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Severe acute respiratory syndrome coronavirus infection of golden Syrian hamsters.
J Virol. 2005 Jan; 79(1):503-11.JV

Abstract

Small animal models are needed in order to evaluate the efficacy of candidate vaccines and antivirals directed against the severe acute respiratory syndrome coronavirus (SARS CoV). We investigated the ability of SARS CoV to infect 5-week-old Golden Syrian hamsters. When administered intranasally, SARS CoV replicates to high titers in the lungs and nasal turbinates. Peak replication in the lower respiratory tract was noted on day 2 postinfection (p.i.) and was cleared by day 7 p.i. Low levels of virus were present in the nasal turbinates of a few hamsters at 14 days p.i. Viral replication in epithelial cells of the respiratory tract was accompanied by cellular necrosis early in infection, followed by an inflammatory response coincident with viral clearance, focal consolidation in pulmonary tissue, and eventual pulmonary tissue repair. Despite high levels of virus replication and associated pathology in the respiratory tract, the hamsters showed no evidence of disease. Neutralizing antibodies were detected in sera at day 7 p.i., and mean titers at day 28 p.i. exceeded 1:400. Hamsters challenged with SARS CoV at day 28 p.i. were completely protected from virus replication and accompanying pathology in the respiratory tract. Comparing these data to the mouse model, SARS CoV replicates to a higher titer and for a longer duration in the respiratory tract of hamsters and is accompanied by significant pathology that is absent in mice. Viremia and extrapulmonary spread of SARS CoV to liver and spleen, which are seen in hamsters, were not detected in mice. The hamster, therefore, is superior to the mouse as a model for the evaluation of antiviral agents and candidate vaccines against SARS CoV replication.

Authors+Show Affiliations

Laboratory of Infectious Diseases, National Institute of Allergy and Infectious Disease, Bethesda, Maryland 20892, USA. ajroberts@niaid.nih.govNo affiliation info availableNo affiliation info availableNo affiliation info availableNo affiliation info availableNo affiliation info availableNo affiliation info available

Pub Type(s)

Evaluation Study
Journal Article

Language

eng

PubMed ID

15596843

Citation

Roberts, Anjeanette, et al. "Severe Acute Respiratory Syndrome Coronavirus Infection of Golden Syrian Hamsters." Journal of Virology, vol. 79, no. 1, 2005, pp. 503-11.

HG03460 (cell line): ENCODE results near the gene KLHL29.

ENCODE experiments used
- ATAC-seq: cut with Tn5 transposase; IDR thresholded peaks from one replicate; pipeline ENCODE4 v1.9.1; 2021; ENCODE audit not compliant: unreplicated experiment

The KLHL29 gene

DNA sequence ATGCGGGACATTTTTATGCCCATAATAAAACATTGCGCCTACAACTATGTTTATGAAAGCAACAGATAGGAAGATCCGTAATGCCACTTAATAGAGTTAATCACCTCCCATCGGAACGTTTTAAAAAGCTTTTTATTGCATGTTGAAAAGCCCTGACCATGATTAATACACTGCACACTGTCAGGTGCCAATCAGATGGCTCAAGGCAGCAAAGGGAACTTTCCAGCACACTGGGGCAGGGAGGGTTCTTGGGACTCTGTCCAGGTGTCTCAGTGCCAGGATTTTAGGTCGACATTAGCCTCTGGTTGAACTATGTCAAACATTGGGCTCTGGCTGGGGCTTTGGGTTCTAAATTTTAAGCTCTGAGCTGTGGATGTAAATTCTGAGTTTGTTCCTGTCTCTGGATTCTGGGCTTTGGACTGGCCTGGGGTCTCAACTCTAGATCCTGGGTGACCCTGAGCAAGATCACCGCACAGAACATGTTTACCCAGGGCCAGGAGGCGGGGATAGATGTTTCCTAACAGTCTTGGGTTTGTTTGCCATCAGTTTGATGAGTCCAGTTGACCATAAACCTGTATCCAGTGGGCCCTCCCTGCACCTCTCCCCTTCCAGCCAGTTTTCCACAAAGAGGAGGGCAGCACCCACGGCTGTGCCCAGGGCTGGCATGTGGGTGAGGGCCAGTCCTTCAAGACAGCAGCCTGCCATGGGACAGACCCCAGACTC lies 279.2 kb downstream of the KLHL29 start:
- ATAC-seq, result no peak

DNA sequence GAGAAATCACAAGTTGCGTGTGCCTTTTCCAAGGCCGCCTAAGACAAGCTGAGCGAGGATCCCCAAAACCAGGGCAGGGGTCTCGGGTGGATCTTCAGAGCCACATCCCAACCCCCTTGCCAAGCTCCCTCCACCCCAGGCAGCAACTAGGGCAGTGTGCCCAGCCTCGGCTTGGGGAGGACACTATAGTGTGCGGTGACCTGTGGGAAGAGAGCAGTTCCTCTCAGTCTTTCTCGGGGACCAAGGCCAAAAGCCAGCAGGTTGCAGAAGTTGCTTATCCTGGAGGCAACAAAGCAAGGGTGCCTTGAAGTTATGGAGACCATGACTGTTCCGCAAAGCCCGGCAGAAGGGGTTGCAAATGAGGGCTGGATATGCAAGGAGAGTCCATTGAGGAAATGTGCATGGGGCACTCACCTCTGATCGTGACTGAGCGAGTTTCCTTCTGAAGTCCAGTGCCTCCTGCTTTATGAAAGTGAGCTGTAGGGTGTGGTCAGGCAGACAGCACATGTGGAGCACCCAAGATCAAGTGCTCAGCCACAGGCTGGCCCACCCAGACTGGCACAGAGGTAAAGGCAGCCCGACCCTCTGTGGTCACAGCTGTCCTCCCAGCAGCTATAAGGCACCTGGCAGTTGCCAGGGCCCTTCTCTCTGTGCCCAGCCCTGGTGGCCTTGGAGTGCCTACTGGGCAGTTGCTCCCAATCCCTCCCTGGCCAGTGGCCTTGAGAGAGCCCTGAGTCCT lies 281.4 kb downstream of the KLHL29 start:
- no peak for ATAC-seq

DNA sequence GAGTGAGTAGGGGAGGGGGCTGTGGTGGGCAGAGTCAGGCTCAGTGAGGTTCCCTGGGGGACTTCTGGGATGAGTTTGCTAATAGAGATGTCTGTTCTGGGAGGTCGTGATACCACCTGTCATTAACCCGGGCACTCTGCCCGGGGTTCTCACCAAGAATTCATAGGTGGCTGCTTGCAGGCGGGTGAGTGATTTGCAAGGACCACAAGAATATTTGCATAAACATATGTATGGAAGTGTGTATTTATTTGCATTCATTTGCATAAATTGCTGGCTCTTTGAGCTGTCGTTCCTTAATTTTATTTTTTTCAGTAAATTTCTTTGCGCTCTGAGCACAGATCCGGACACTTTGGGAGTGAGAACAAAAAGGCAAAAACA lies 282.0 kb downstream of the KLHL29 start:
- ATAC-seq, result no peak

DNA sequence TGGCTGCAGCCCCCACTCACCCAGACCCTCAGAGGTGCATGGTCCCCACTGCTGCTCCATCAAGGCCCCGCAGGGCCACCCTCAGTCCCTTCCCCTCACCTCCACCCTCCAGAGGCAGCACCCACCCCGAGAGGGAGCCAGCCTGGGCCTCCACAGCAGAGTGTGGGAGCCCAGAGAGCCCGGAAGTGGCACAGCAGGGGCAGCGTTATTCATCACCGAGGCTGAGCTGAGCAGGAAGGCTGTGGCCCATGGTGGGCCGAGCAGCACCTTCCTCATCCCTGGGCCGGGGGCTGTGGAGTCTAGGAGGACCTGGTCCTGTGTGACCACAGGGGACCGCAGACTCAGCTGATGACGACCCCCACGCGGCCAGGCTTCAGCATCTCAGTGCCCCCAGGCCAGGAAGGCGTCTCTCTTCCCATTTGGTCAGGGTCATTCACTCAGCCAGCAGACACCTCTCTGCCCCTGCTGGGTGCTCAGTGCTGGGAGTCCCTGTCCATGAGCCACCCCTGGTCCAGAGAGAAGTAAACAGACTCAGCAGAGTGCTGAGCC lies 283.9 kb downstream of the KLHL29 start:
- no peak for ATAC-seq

Roberts A, Vogel L, Guarner J, et al. Severe acute respiratory syndrome coronavirus infection of golden Syrian hamsters. J Virol. 2005;79(1):503-11.
Roberts, A., Vogel, L., Guarner, J., Hayes, N., Murphy, B., Zaki, S., & Subbarao, K. (2005). Severe acute respiratory syndrome coronavirus infection of golden Syrian hamsters. Journal of Virology, 79(1), 503-11.
Roberts A, et al. Severe Acute Respiratory Syndrome Coronavirus Infection of Golden Syrian Hamsters. J Virol. 2005;79(1):503-11. PubMed PMID: 15596843.
* Article titles in AMA citation format should be in sentence-case
TY - JOUR T1 - Severe acute respiratory syndrome coronavirus infection of golden Syrian hamsters. AU - Roberts,Anjeanette, AU - Vogel,Leatrice, AU - Guarner,Jeannette, AU - Hayes,Norman, AU - Murphy,Brian, AU - Zaki,Sherif, AU - Subbarao,Kanta, PY - 2004/12/15/pubmed PY - 2005/1/15/medline PY - 2004/12/15/entrez SP - 503 EP - 11 JF - Journal of virology JO - J Virol VL - 79 IS - 1 N2 - Small animal models are needed in order to evaluate the efficacy of candidate vaccines and antivirals directed against the severe acute respiratory syndrome coronavirus (SARS CoV). We investigated the ability of SARS CoV to infect 5-week-old Golden Syrian hamsters. When administered intranasally, SARS CoV replicates to high titers in the lungs and nasal turbinates. Peak replication in the lower respiratory tract was noted on day 2 postinfection (p.i.) and was cleared by day 7 p.i. Low levels of virus were present in the nasal turbinates of a few hamsters at 14 days p.i. Viral replication in epithelial cells of the respiratory tract was accompanied by cellular necrosis early in infection, followed by an inflammatory response coincident with viral clearance, focal consolidation in pulmonary tissue, and eventual pulmonary tissue repair. Despite high levels of virus replication and associated pathology in the respiratory tract, the hamsters showed no evidence of disease. Neutralizing antibodies were detected in sera at day 7 p.i., and mean titers at day 28 p.i. exceeded 1:400. Hamsters challenged with SARS CoV at day 28 p.i. were completely protected from virus replication and accompanying pathology in the respiratory tract. Comparing these data to the mouse model, SARS CoV replicates to a higher titer and for a longer duration in the respiratory tract of hamsters and is accompanied by significant pathology that is absent in mice. Viremia and extrapulmonary spread of SARS CoV to liver and spleen, which are seen in hamsters, were not detected in mice. The hamster, therefore, is superior to the mouse as a model for the evaluation of antiviral agents and candidate vaccines against SARS CoV replication. SN - 0022-538X UR - https://www.unboundmedicine.com/medline/citation/15596843/Severe_acute_respiratory_syndrome_coronavirus_infection_of_golden_Syrian_hamsters_ L2 - https://journals.asm.org/doi/10.1128/JVI.79.1.503-511.2005?url_ver=Z39.88-2003&rfr_id=ori:rid:crossref.org&rfr_dat=cr_pub=pubmed DB - PRIME DP - Unbound Medicine ER -